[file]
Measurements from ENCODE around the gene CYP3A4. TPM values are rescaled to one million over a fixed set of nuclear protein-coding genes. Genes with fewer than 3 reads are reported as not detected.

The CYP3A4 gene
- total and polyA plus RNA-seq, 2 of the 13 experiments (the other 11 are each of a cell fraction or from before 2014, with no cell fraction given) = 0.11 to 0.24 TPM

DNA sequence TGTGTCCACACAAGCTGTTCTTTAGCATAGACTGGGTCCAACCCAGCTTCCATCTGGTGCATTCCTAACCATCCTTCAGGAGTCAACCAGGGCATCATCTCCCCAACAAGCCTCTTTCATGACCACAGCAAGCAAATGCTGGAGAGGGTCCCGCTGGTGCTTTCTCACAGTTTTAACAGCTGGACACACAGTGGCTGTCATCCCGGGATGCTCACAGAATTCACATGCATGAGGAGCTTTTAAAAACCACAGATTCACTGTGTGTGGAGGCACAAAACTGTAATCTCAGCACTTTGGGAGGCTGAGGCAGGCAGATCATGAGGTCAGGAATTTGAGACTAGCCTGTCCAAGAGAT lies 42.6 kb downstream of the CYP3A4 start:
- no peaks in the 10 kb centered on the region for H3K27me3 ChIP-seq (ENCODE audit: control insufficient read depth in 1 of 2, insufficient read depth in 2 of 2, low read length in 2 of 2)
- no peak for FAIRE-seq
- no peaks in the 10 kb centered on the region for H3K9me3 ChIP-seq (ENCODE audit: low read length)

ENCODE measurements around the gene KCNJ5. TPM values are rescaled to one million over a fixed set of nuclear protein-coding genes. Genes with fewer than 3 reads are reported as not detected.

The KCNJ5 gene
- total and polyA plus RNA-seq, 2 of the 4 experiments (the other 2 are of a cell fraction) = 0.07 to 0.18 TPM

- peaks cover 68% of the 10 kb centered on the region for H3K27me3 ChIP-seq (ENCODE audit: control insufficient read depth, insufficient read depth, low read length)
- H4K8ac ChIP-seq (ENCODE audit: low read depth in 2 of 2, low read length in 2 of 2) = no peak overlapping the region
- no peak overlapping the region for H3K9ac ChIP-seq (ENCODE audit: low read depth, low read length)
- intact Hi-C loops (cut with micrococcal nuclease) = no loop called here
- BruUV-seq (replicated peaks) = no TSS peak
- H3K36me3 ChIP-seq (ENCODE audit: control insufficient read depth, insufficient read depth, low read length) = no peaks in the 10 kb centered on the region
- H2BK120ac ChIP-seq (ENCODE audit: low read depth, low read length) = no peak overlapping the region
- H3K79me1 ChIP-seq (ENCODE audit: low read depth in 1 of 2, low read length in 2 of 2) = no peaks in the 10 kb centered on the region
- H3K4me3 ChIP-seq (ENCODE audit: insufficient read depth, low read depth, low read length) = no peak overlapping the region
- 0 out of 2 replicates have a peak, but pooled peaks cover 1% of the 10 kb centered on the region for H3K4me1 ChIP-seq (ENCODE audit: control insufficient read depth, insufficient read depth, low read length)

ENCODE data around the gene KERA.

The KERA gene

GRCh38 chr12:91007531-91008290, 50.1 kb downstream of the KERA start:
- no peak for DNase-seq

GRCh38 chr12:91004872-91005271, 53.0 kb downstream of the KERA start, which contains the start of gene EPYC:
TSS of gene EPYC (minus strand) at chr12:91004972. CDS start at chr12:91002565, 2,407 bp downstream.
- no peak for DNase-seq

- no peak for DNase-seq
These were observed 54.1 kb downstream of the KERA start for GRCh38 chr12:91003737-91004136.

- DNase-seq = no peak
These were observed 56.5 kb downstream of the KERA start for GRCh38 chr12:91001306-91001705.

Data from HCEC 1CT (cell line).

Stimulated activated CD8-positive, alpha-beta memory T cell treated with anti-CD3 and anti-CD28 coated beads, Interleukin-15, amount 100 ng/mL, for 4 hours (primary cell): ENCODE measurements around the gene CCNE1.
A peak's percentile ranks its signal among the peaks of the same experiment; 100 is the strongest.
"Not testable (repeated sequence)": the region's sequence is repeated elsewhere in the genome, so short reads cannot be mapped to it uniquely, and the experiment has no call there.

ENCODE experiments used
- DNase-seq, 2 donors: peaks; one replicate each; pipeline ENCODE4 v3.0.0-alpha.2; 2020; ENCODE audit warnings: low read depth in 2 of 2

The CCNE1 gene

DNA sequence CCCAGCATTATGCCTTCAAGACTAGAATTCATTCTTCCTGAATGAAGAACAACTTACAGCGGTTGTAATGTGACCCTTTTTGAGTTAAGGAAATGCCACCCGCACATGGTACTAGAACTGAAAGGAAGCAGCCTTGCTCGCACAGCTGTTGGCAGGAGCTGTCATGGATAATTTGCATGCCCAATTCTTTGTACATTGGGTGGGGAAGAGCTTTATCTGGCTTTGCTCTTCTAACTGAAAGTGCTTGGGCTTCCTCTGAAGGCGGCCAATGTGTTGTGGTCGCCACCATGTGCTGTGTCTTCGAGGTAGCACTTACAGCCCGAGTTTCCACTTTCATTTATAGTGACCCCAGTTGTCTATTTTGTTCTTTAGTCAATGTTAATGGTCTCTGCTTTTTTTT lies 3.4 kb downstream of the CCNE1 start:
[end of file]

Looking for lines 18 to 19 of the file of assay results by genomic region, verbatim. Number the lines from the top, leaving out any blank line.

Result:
- H3K79me1 ChIP-seq (ENCODE audit: low read depth in 1 of 2, low read length in 2 of 2) = no peaks in the 10 kb centered on the region
- H3K4me3 ChIP-seq (ENCODE audit: insufficient read depth, low read depth, low read length) = no peak overlapping the region